Archive for the ‘Claim Interpretation’ Category

Teva v. Sandoz – “Strange Brew” Boils Over

Monday, June 22nd, 2015

iStock_000008592211_SmallOn June 18, 2015, a divided Fed. Cir. panel reaffirmed that the key claim of a Teva patent, U.S. Pat. No. 5,800,808, was invalid as indefinite, although the Fed. Cir. had previously been reversed twice by the Supreme Court – once because of lack of deference to the district court’s fact-finding (135 S. Ct. 831) in this suit, and once because the indefiniteness standard applied by the Fed. Cir. in Nautilus v. Biosig was incorrect (134 S. Ct. 2120). (A copy of the decision can be found at the end of this post.)

Commentators have rushed lots of notes on this decision onto the web (Teva Parma. USA v. Sandoz, Inc., Appeal no. 2012-1567 et al. (Fed. Cir., June 18, 2015) – possibly because the central issue was comprehensible without an advanced degree – so I will not spend more time on the history of the decision. The outcome is what matters after all, and I think it can be summed up in one sentence: Deference to a district court’s fact-finding still leaves the Fed. Cir. free to determine if the question of law “indefiniteness” was decided properly. In other words – and there always are – there is no presumption that the ultimate question of law was decided correctly, even if there was no clear error in the lower court’s fact finding.


Skinmedica, Inc. and, i.e., Disclaimer

Wednesday, October 2nd, 2013

I was reading through the decision handed down on August 13, 2013 in Appeal No. 2012-1560, Skinmedica, Inc. v. Histogen Inc., and barely staying awake. (A copy is available at the end of this post.) The panel interpreted the claims of Skinmedica’s patents (U.S. Pat. Nos. 6372494 and 7118746)  on methods for producing “novel conditioned cell culture medium  compositions” by culturing the cells in “three dimensions” to exclude culturing on beads – the infringer cultured cells on beads— even though culturing on beads would normally be considered to include culturing in three dimensions. However, Skinmedica had amended away from culturing cells in two dimensions and had repeatedly differentiated – if not explicitly defined – culturing on beads from a method of culturing in three dimensions. In effect, Skinmedica had been its own lexicographer, since otherwise the POSA would consider that culturing on beads could include three dimensional culturing.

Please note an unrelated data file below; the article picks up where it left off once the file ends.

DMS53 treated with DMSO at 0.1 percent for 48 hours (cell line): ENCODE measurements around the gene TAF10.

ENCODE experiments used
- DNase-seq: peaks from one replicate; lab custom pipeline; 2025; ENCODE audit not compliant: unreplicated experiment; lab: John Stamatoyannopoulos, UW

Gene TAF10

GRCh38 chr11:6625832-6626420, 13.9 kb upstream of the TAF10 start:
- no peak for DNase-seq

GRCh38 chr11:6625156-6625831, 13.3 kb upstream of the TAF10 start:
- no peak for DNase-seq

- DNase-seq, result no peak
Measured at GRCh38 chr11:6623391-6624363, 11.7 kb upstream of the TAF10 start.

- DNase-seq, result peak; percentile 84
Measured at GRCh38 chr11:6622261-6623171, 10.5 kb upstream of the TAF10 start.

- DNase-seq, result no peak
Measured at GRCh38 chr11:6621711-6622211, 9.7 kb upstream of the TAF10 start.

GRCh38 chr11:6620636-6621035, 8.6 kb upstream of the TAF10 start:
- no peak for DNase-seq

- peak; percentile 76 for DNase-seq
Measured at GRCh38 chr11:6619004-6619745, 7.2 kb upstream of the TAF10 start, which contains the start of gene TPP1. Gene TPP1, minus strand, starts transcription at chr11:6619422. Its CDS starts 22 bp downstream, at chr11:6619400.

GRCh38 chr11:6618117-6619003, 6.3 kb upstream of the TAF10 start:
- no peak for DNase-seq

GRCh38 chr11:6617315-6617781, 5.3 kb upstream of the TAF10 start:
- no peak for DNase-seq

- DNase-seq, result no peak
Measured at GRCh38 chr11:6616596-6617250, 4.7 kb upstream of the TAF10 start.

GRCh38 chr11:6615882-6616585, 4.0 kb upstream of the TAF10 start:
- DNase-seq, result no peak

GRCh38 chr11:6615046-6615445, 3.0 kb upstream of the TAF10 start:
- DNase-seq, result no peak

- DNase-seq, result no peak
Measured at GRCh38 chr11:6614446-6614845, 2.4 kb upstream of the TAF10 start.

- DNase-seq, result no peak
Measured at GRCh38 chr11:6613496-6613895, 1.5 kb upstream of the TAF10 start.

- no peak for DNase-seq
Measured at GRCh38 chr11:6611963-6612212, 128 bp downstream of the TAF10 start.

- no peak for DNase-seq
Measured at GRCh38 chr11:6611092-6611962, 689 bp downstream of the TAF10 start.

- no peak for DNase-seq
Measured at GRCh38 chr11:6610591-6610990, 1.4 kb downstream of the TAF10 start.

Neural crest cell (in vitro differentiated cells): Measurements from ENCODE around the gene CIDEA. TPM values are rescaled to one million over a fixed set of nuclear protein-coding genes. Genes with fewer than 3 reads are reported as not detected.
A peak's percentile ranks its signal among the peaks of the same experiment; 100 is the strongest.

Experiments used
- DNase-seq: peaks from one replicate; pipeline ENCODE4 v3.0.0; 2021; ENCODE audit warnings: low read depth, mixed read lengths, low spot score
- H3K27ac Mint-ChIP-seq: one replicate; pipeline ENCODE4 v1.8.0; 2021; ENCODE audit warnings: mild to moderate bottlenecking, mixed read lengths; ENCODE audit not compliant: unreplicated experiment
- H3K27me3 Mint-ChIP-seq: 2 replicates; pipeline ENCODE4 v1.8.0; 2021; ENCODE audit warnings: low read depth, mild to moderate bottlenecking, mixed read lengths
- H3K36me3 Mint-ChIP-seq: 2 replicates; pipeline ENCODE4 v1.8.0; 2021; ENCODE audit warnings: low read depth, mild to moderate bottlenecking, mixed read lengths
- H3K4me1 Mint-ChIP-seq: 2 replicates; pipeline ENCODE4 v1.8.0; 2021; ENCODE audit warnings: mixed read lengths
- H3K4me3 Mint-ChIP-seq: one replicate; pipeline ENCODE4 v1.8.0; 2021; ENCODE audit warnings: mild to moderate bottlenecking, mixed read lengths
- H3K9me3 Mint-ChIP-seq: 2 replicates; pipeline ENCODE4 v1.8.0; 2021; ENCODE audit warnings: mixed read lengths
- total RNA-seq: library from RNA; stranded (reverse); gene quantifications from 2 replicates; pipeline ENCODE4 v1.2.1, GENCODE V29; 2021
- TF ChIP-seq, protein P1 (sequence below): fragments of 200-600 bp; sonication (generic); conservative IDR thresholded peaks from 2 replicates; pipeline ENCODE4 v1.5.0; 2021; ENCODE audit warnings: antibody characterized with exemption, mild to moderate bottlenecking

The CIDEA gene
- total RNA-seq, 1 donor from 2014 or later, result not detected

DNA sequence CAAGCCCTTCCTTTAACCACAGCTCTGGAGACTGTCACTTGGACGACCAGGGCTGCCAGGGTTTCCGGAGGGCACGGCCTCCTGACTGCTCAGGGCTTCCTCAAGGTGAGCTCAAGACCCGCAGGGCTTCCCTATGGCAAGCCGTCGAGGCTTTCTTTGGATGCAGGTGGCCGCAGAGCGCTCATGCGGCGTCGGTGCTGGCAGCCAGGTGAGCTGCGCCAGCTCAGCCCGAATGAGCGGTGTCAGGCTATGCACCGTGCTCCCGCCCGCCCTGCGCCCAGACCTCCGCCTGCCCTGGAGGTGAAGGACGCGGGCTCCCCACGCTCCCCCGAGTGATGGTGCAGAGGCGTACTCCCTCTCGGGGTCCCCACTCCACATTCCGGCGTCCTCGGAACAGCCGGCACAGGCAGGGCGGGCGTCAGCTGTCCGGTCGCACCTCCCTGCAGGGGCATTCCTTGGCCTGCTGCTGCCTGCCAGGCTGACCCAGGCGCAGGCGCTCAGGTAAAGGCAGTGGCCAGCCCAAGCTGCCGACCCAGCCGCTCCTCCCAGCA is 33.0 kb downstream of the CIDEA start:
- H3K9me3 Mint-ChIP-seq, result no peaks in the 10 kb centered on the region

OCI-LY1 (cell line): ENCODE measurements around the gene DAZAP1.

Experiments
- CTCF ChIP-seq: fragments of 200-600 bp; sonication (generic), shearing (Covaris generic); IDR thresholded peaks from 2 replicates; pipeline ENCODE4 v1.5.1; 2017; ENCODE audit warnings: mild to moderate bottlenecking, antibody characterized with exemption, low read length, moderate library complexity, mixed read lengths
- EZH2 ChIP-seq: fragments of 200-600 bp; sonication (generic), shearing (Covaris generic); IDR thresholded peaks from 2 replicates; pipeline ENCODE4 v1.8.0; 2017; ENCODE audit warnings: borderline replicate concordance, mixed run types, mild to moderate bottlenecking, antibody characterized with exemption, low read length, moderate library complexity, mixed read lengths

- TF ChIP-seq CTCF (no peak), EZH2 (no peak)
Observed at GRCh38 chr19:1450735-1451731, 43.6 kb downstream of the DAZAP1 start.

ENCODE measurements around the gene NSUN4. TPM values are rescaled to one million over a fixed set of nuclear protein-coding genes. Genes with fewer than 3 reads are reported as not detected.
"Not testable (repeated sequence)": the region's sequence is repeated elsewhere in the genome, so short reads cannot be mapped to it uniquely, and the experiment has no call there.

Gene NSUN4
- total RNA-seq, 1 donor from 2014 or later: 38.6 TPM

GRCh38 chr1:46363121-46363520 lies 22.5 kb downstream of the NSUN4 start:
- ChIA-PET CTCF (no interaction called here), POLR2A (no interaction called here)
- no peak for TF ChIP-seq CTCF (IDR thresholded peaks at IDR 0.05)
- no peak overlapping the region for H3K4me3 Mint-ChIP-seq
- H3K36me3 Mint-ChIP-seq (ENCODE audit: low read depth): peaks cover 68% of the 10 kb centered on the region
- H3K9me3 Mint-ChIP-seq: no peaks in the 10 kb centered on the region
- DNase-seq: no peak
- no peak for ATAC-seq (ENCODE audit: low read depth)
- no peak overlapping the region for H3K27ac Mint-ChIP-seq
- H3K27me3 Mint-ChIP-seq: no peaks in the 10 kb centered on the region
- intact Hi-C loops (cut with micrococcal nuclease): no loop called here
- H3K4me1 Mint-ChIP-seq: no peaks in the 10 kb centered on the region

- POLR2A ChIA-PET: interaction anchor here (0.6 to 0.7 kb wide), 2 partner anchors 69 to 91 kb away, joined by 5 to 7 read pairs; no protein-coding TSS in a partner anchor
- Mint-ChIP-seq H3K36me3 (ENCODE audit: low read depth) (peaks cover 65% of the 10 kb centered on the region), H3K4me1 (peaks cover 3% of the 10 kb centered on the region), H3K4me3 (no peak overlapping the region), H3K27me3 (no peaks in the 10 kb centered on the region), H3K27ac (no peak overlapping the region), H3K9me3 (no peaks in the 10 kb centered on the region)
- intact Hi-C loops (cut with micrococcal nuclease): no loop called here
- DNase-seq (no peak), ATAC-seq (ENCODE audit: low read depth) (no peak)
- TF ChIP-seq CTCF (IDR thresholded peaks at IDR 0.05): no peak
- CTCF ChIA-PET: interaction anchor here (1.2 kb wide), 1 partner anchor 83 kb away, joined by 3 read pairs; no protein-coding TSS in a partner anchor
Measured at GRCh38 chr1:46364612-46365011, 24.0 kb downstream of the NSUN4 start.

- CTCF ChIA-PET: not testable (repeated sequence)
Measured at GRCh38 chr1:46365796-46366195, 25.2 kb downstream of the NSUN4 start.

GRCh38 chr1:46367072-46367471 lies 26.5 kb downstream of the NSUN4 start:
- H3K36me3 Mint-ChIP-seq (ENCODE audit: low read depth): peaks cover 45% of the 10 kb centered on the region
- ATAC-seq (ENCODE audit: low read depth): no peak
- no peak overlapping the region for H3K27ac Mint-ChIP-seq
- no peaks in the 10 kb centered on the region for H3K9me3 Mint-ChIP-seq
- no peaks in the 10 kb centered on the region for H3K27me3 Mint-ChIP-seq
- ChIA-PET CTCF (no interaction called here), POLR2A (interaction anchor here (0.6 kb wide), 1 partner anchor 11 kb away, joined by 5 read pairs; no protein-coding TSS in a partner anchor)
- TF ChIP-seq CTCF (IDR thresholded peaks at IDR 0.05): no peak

The Fed. Cir. has been pretty hard on defendants alleging disclaimer of claim scope in recent decisions but that was not the case here. But what caught my attention is that Judge Prost spent four pages of his opinion on the effect of the abbreviation, “i.e..”(Slip op. at 22-26). Early in the detailed description, Skinmedica stated: “The cells are cultured in monolayer, beads (i.e., two-dimensions) or, preferably, in three dimensions.” After finding that this list includes the disjunctive (“or”) “as the coordinating conjunction that…plainly designates that a series describe alternatives,” Judge Prost agreed with the district court that the “phrase ‘beads (i.e., two-dimensions)’ explicitly define[s] beads in a two-dimensional culture method, despite that culturing cells in three-dimensions on beads was known to the art.” Judge Prost was just getting started:


Brilliant Instruments v. GuideTech – Doctrine of Equivalents on Review

Thursday, February 21st, 2013

Contributed by Theresa Stadheim of Schwegman Lundberg & Woessner

In Brilliant Instruments, Inc., v. Guidetech, LLC, Appeal no. 2012-1018 (Fed. Cir. February 20, 2013) (a copy can be found at the end of this post), a panel of the Federal Circuit reversed and remanded the Northern District of California’s summary judgment that Brilliant Instruments, Inc. (“Brilliant”) did not infringe GuideTech’s patents: 6,226,231 (the ‘231 patent), 6,091,671 (the ‘671 patent) and 6,181,649 (the ‘649 patent). (A copy of each patent can be found at the end of this post.)

One issue was whether there was a genuine issue of material fact as to whether Brilliant infringed the ‘671 and the ‘649 patents under the doctrine of equivalents.  The particular claim limitation at issue recited in claim 1 of the ‘671  patent: “wherein said shunt and said capacitor are operatively disposed in parallel with respect to said first current circuit.”